Despite all of the grouping problems, however, there is a trend in the research that is worthy of consideration: The closer we get to the biological norm for breastfeeding, the more significant the results become. That is, when looking at specific diseases or intelligence or educational attainment or whatever else is theoretically linked to breastfeeding, when exclusive and enduring breastfeeding are included, we almost inevitably see significance in some key areas (luckily no one assumes breastfeeding influences everything).
Using cancer as an example, the research on breastfeeding and childhood cancer is often considered to be mixed, yet the more one looks into the research in detail, patterns emerge that are to do with (a) specific subtypes of cancers, and (b) the length and exclusivity of breastfeeding. In some cases, it’s not until that norm is reached that we can see the risks of formula use. (For a full examination of the breastfeeding-cancer link, read here.) The recent Brazilian research also highlighted this with the effects becoming stronger with a longer duration of breastfeeding and more “predominant” breastfeeding.
What Does This Mean?
Most importantly, going forward we need more studies that actually examine outcomes in groups that include enduring, exclusive breastfeeding, 50% mixed feeding, and 100% formula use to help us understand the effects of both mixed feeding and full formula use. After which we can start to examine the nuances between these groups to determine if there are certain points at which risks start to kick in, for nuances there are, and it’s important for us to understand this.
I realize there is a huge push to argue that “even one breastfeed counts” or the like, but the problem is that this feeds into the notion that breastfeeding is some magical elixir when in fact, it may not be. Our bodies have evolved (or were created) for a type of biologically normal breastfeeding which includes approximately six months of exclusive breastfeeding on demand followed by breastfeeding complementing other foods for years after. Although a look at the ingredient list between breast milk and formula definitely highlights the real difference between the two, it’s really unclear how much breastfeeding is necessary to meet our biological norm. Or rather, how much formula changes our biological norm. Notably, this research shouldn’t be undertaken to shame anyone, but to help us better understand how our moving away from what is evolutionary or biologically normal influences our health in the short- and long-term.
Equally importantly, we need everyone to understand that the effects of breastfeeding (or not) are dynamic, not static. They will differ based on one’s personal experiences, genetic make-up, environment, and so on. Understanding these nuances is central to getting a better idea of how to help families and children. In addition to the grouping problem, we also have the problem that breastfeeding is assumed to influence each individual the same way yet that’s likely not true. For example, a child exposed to various environmental toxins or various diseases is likely going to benefit more from the influence of breastfeeding than a child in a healthier environment to begin with. In one case, it may be the difference between life and death, the other, only small differences.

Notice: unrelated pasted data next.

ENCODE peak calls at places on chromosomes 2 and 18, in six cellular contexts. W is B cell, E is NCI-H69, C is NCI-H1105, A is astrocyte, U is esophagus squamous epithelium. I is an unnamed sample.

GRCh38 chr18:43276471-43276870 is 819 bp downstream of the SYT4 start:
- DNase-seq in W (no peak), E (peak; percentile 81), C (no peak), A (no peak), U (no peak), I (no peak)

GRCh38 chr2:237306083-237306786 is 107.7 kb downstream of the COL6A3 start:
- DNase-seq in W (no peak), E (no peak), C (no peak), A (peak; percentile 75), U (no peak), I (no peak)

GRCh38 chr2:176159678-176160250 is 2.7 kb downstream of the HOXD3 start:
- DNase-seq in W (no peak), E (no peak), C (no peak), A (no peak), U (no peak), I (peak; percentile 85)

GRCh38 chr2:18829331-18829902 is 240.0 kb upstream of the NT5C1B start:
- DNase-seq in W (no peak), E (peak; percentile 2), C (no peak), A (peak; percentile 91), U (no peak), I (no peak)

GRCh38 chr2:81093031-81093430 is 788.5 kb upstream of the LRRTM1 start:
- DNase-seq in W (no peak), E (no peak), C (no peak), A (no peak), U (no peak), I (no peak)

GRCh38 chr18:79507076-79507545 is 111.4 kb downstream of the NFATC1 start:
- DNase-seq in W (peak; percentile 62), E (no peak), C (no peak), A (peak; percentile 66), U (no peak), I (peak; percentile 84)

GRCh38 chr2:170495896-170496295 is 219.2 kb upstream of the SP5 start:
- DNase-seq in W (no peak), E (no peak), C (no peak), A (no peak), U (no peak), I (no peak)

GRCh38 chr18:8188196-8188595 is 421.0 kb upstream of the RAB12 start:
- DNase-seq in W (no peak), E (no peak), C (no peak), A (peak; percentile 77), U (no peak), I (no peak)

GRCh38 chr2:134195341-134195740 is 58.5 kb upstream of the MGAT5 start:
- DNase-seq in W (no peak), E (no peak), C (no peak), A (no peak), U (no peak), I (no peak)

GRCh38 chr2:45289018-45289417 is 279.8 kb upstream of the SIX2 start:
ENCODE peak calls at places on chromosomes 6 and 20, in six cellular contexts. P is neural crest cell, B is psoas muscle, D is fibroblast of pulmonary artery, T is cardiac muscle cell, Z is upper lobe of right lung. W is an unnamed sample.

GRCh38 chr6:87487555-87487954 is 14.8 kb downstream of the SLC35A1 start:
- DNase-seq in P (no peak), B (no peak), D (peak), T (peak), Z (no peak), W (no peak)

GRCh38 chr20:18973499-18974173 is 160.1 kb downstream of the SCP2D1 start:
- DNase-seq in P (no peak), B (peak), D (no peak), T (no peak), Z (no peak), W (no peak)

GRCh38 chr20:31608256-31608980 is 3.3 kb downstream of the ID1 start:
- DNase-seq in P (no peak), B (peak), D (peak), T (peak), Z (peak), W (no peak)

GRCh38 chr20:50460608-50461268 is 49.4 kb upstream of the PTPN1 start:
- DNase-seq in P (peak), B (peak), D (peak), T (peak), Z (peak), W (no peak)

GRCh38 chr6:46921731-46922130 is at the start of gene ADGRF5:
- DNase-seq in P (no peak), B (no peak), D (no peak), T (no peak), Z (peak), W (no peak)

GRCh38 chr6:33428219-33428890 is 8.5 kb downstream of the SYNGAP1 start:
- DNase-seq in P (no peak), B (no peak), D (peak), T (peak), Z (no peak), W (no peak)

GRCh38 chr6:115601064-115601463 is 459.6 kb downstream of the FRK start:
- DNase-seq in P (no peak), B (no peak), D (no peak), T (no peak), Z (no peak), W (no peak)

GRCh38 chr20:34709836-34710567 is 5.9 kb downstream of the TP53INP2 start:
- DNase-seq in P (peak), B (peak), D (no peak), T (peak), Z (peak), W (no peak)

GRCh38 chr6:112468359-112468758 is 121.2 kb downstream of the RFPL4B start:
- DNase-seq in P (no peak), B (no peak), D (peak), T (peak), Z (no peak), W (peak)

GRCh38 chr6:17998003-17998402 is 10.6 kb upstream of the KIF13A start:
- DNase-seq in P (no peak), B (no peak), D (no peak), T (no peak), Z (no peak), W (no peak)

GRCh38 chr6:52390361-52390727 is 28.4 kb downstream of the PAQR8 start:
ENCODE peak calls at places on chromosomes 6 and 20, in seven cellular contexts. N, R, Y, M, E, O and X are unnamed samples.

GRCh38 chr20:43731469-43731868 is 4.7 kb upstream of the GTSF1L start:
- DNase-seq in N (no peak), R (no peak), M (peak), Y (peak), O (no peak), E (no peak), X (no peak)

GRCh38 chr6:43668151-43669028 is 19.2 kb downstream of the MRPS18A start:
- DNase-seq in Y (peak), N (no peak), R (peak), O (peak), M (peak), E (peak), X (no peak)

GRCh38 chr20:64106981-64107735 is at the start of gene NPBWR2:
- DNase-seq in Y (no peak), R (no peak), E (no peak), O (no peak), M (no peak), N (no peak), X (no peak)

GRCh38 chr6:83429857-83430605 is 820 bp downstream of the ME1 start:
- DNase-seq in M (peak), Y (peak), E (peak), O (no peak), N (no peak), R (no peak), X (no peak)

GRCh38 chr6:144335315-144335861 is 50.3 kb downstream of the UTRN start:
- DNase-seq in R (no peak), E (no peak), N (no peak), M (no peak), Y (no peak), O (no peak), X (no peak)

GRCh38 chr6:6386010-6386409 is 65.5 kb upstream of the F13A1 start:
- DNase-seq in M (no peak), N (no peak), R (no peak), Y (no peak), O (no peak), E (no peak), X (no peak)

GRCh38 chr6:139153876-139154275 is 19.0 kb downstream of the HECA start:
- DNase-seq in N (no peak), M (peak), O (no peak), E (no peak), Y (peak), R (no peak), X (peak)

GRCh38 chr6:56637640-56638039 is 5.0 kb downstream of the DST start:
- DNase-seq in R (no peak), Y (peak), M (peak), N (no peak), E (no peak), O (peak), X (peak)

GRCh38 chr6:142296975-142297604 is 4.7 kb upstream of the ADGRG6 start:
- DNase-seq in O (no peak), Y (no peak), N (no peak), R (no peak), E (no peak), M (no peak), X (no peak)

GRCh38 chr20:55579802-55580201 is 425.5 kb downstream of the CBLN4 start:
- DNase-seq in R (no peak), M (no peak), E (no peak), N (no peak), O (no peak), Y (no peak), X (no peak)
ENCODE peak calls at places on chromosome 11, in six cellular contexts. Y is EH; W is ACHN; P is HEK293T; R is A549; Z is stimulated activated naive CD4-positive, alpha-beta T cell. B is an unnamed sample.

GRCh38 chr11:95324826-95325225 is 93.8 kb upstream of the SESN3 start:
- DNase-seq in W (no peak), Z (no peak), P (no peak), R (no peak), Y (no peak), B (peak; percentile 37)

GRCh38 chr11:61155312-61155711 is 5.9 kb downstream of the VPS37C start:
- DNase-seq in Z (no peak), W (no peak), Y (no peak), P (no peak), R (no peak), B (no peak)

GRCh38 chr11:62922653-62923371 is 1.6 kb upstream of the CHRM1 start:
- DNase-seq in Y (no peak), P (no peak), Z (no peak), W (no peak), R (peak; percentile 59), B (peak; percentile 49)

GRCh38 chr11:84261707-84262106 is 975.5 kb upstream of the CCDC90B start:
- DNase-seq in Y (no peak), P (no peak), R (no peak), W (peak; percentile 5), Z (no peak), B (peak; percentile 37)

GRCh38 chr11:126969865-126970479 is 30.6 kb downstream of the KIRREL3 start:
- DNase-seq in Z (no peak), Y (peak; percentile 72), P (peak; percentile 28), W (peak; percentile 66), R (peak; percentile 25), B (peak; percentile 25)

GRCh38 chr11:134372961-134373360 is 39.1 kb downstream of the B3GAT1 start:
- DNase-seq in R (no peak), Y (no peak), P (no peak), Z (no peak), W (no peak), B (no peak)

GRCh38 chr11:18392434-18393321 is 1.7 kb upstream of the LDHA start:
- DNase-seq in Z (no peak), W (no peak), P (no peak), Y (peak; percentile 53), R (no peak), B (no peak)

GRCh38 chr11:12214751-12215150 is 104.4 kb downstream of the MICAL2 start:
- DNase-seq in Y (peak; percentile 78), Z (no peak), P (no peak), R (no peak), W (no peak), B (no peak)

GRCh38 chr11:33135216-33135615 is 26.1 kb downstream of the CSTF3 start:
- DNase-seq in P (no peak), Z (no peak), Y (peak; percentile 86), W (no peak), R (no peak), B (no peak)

With respect to how we’ve interpreted the data as a whole thus far, it is clear that the studies we have are far from perfect. It also means that all these studies that purportedly have found no differences are very conservative estimates of any effect of breastfeeding/risk of formula and people should be aware of this, especially if people are going to bring up the SES issue. You see, when people bring up the SES issue, they should also be willing to admit that although that may bias results liberally, a far greater concern is with the groupings which has a much greater chance of biasing results conservatively.
Why is this concern greater? Because SES variables are being included and controlled for, therefore the main concern remains with causality and residual confounding. That is, we still cannot say the effects are definitely causal, only correlational, and there may be other effects of SES that we haven’t controlled for that would influence the findings. Now, we have some studies that actually do demonstrate potential causality (see here for an example), but we cannot control for residual confounding and thus it remains problematic. However there is no control for the grouping problem. Once someone is in a group, they are there for better or worse, and when our groups are so loosely defined, trying to extrapolate the data to others becomes incredibly difficult. Frankly, given this, I’m always amazed when any research finds any effects of breastfeeding.
The real question, however, and one we need to consider moving forward, is whether we can even examine the real effects of breastfeeding in a society where biologically normal breastfeeding is so rare. Not only is there a huge social push away from this type of breastfeeding, but even finding women who are exclusively breastfeeding at six months is difficult as our cultural norms are so very far from our biological norms.
Breastfeeding research is flawed, though not only in the way that most formula apologists would like you to believe. If we are ever going to truly understand the amazing nature of breast milk and breastfeeding, we need to start looking at it from its evolutionary basis as not only food, but something more that has helped us thrive and survive against what would seemingly be all odds.
You can read up more on breastfeeding here:
 Kramer MS, Chalmers B, Hodnett ED, Sevkovskaya Z, Dzikovich I, et al. Promotion of breastfeeding intervention trial (PROBIT). JAMA 2001; 285: 413-20.
 Colen CG, Ramey DM. Is breast truly best? Estimating the effects of breastfeeding on long-term child health and well-being in the United States using sibling comparisons. Social Science & Medicine 2014; 109: 55-65.
 Victora CG, Horta BL, de Mola CL, Quevedo L, Pinheiro RT, et al. Association between breastfeeding and intelligence, educational attainment, and income at 30 years of age: a prospective birth cohort study from Brazil. The Lancet Global Health 2015; 3: e199-e205.